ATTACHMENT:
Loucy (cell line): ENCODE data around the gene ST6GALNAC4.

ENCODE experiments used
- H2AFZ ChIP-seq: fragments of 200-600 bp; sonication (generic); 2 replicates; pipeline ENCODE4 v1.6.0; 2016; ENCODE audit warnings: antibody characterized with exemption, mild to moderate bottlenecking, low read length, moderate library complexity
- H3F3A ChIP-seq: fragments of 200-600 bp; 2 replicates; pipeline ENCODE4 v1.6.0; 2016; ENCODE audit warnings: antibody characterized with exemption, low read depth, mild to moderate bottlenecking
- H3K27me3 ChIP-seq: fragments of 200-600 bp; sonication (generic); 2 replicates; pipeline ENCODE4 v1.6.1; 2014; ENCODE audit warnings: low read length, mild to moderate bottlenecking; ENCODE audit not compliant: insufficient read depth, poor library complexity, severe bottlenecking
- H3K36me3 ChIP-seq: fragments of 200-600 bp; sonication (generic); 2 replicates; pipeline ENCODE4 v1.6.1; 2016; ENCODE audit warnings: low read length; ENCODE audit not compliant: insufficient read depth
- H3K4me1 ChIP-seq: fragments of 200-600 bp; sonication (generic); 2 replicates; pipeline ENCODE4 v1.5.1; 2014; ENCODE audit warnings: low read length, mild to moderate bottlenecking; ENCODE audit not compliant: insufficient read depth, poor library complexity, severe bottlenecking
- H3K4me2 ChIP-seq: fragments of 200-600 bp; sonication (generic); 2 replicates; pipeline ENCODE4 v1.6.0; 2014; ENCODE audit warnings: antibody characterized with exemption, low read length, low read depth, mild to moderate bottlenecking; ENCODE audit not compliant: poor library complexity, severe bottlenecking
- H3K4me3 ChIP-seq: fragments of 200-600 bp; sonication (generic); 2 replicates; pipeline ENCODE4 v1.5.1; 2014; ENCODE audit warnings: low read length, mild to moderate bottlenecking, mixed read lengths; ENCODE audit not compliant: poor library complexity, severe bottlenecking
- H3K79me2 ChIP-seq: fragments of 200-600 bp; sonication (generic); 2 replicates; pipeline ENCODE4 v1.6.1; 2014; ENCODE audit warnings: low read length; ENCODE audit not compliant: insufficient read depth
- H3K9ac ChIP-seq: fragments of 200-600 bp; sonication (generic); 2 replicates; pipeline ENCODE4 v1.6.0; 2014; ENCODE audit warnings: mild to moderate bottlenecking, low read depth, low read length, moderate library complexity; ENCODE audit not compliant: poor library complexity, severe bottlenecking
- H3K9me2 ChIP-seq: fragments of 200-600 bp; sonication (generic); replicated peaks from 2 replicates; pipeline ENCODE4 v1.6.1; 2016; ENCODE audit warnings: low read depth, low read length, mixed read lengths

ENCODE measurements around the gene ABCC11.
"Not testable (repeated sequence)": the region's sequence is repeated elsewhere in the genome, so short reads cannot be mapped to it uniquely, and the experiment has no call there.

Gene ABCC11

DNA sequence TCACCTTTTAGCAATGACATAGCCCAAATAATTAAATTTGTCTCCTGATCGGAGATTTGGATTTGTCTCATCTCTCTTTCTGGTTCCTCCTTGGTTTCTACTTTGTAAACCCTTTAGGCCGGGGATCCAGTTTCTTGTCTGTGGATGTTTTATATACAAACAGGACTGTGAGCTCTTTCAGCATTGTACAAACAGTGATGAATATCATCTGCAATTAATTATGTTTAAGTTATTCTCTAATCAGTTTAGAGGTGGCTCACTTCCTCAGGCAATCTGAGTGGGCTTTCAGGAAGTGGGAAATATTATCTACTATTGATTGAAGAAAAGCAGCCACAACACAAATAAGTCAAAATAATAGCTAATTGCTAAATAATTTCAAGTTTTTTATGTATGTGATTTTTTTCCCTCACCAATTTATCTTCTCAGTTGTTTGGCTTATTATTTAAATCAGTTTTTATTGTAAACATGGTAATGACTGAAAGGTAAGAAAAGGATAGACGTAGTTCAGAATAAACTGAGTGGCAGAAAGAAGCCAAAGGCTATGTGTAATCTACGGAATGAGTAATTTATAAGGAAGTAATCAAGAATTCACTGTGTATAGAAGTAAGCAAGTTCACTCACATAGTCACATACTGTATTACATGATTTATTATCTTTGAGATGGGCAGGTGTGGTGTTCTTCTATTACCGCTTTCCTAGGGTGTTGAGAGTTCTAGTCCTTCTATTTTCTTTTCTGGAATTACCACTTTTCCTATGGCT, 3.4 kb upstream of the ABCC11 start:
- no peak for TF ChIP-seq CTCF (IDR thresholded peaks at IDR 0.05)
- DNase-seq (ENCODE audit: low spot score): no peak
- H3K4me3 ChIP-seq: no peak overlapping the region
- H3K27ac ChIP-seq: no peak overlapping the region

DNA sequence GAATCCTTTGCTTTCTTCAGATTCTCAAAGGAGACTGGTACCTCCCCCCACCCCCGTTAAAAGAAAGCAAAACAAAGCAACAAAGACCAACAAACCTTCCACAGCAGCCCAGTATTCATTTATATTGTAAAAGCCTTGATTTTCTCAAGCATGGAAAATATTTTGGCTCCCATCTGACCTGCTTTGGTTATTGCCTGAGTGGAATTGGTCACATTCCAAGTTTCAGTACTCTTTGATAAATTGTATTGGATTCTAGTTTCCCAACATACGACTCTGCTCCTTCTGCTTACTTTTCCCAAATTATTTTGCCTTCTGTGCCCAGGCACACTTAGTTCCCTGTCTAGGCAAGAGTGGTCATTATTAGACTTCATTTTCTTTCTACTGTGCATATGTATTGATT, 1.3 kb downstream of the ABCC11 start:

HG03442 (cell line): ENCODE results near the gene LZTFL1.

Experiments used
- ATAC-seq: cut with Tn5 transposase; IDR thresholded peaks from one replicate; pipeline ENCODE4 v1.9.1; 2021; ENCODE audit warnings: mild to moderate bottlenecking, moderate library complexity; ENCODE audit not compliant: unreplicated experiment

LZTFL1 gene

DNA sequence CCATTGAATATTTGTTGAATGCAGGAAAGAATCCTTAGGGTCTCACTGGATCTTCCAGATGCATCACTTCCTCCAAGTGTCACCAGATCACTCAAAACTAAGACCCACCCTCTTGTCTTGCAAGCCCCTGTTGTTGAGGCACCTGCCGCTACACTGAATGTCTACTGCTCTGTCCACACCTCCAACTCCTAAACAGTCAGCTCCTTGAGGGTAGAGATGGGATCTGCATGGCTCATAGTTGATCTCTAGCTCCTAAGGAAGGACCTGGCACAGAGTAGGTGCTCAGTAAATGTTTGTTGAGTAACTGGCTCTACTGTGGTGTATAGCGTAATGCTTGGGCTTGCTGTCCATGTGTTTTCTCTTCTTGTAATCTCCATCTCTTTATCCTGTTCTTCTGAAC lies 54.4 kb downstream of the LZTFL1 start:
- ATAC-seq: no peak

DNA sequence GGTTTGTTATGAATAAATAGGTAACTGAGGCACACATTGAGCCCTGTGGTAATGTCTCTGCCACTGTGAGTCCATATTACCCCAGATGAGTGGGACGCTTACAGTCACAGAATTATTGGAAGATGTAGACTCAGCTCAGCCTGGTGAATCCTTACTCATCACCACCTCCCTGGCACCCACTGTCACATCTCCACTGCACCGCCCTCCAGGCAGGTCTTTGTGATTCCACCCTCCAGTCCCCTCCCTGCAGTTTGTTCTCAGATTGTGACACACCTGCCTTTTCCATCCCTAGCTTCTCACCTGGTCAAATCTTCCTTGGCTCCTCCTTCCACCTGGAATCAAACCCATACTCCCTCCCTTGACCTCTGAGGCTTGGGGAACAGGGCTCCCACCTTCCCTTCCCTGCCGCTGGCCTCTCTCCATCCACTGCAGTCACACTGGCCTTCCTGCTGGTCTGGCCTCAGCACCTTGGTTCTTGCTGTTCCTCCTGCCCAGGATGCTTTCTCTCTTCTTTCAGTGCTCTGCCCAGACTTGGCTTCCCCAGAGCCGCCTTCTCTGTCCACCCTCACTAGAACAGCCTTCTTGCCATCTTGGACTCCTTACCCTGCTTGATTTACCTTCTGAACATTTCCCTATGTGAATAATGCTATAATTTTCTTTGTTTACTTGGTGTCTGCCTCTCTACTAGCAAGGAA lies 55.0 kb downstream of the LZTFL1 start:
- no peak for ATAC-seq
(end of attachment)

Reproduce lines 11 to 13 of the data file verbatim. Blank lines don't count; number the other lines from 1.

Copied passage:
- H3K9ac ChIP-seq: fragments of 200-600 bp; sonication (generic); 2 replicates; pipeline ENCODE4 v1.6.0; 2014; ENCODE audit warnings: mild to moderate bottlenecking, low read depth, low read length, moderate library complexity; ENCODE audit not compliant: poor library complexity, severe bottlenecking
- H3K9me2 ChIP-seq: fragments of 200-600 bp; sonication (generic); replicated peaks from 2 replicates; pipeline ENCODE4 v1.6.1; 2016; ENCODE audit warnings: low read depth, low read length, mixed read lengths

ENCODE measurements around the gene ABCC11.